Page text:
Syracuse University Magazine


Cancer survivors, wearing white sashes, join together in a walk around the Carrier Dome as part of the Relay for Life of SU, an annual fundraising event for the American Cancer Society.

Healing Walk

Elizabeth Lafontaine ’14 knows what cancer can do to a family. As a child, she lost her grandmother to lung cancer. And she has an uncle who’s now in remission. “Cancer is not something that affects just the people who have it,” says Lafontaine, a retail management major. “It affects the whole community around them.”

To raise awareness of the disease, Lafontaine became involved as a first-year student with the Relay for Life of SU, a campus get-together aimed at raising funds for cancer research that’s part of a nationwide effort coordinated by the American Cancer Society. As co-chair of the SU planning committee, Lafontaine helped organize one of the University’s largest student-run events, which drew roughly 2,000 students and raised more than $80,000 in its 12th edition this spring. “It’s a great way to get everybody from Syracuse involved in one cause,” she says.

At the overnight event, teams of students walked around the turf in the Carrier Dome for 12 straight hours—from 6 p.m. to 6 a.m.—as a symbol of their commitment to the fight against cancer. When they weren’t walking, students mingled on the field and participated in numerous games and activities, such as water-pong contests or Zumba lessons. Some set up tents to spend the night. And until 2 in the morning, student music and theater groups took the stage at one end of the football field. Khari Walser ’17, a fashion design major, performed with First Year Players, a musical theater organization for non-drama students, singing two songs from the rock musical Rent. But Relay for Life’s most emblematic attraction was the luminaria ceremony, where paper-bag lanterns were lit in remembrance of those who died of cancer, creating a bond among participants and organizers.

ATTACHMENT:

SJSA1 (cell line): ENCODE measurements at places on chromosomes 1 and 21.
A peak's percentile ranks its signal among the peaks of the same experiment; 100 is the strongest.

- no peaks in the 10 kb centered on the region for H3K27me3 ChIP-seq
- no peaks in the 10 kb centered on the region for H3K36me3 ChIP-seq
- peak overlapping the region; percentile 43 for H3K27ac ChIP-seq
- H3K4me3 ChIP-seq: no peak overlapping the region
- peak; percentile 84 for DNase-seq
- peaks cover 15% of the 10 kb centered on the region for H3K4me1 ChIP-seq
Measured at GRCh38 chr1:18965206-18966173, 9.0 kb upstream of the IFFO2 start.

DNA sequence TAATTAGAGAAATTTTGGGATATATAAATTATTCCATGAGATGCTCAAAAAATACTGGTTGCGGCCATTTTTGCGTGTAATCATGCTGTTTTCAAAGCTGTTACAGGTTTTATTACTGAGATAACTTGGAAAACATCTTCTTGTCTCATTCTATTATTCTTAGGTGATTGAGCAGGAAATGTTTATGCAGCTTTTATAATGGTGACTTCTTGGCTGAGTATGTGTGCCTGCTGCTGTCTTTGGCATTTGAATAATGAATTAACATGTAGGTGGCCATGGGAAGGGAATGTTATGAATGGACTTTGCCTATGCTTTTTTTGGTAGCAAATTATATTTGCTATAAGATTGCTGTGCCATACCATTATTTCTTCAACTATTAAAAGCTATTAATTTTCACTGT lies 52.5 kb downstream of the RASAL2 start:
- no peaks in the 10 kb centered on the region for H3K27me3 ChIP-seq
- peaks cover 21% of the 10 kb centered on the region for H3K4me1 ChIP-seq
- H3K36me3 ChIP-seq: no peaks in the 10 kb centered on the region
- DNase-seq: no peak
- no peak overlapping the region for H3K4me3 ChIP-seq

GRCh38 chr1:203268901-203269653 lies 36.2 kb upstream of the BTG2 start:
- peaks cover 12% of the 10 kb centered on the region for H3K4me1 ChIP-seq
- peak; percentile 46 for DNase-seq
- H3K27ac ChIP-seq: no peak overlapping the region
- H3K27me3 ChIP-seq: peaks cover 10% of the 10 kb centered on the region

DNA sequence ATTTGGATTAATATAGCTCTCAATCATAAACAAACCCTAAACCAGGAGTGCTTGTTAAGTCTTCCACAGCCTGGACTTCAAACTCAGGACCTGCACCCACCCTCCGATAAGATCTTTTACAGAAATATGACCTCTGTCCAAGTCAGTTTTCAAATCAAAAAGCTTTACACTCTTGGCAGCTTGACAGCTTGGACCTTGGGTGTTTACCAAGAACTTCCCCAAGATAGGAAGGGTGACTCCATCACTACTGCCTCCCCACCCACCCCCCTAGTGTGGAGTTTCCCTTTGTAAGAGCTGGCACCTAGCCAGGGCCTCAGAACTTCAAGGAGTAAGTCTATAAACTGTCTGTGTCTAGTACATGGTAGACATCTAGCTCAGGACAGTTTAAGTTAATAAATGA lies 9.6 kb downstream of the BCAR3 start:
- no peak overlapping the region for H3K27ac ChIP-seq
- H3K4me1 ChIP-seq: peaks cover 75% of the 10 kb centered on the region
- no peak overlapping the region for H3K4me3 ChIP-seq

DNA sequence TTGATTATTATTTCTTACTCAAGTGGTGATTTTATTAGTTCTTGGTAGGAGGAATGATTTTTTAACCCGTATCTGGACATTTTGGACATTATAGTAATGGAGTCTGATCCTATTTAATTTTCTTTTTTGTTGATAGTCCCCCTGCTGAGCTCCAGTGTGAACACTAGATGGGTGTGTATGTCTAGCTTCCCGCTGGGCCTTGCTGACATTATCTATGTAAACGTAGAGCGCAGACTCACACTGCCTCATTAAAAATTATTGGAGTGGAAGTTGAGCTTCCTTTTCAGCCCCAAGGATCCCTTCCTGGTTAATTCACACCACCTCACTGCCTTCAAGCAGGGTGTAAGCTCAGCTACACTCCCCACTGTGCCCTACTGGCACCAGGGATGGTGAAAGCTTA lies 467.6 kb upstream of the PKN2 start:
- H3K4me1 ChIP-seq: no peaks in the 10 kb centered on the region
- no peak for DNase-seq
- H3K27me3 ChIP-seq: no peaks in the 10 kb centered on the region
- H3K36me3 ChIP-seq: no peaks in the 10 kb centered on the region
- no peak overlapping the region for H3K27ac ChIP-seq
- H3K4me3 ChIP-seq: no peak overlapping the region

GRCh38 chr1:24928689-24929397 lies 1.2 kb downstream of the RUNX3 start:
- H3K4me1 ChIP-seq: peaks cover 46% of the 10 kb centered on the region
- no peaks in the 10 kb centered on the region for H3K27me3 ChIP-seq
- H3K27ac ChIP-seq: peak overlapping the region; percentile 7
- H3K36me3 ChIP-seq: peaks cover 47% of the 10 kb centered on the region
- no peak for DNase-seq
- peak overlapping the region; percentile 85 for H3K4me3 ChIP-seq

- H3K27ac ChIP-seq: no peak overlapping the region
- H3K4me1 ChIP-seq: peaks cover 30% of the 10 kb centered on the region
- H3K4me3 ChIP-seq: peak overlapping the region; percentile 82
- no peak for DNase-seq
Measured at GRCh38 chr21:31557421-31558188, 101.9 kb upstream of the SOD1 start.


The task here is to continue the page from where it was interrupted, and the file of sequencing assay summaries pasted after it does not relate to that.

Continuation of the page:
Danielle Kiejdan ’17, a television, radio, film major, attended Relay for Life with her Phi Sigma Sigma sorority sisters. Although it was her first relay at SU, Kiejdan says she’d participated in similar events before. “I did it at my high school,” she says. Seeing one of his high school friends lose the battle to cancer inspired Nick Palmateer ’15, a biotechnology major, to take a stand and join the Relay for Life planning committee. Jamie Goldfarb ’15, a public health major, followed the path of her sister, who was part of the organization during her time at SU. “She graduated a year before I came, so I took over her role,” she says.

For her part, Lafontaine describes Relay for Life as a joyful gathering that brings students together for a common purpose. “It’s a really fun event,” she says. “But it also has a great message.” —Pablo Mayo Cerqueiro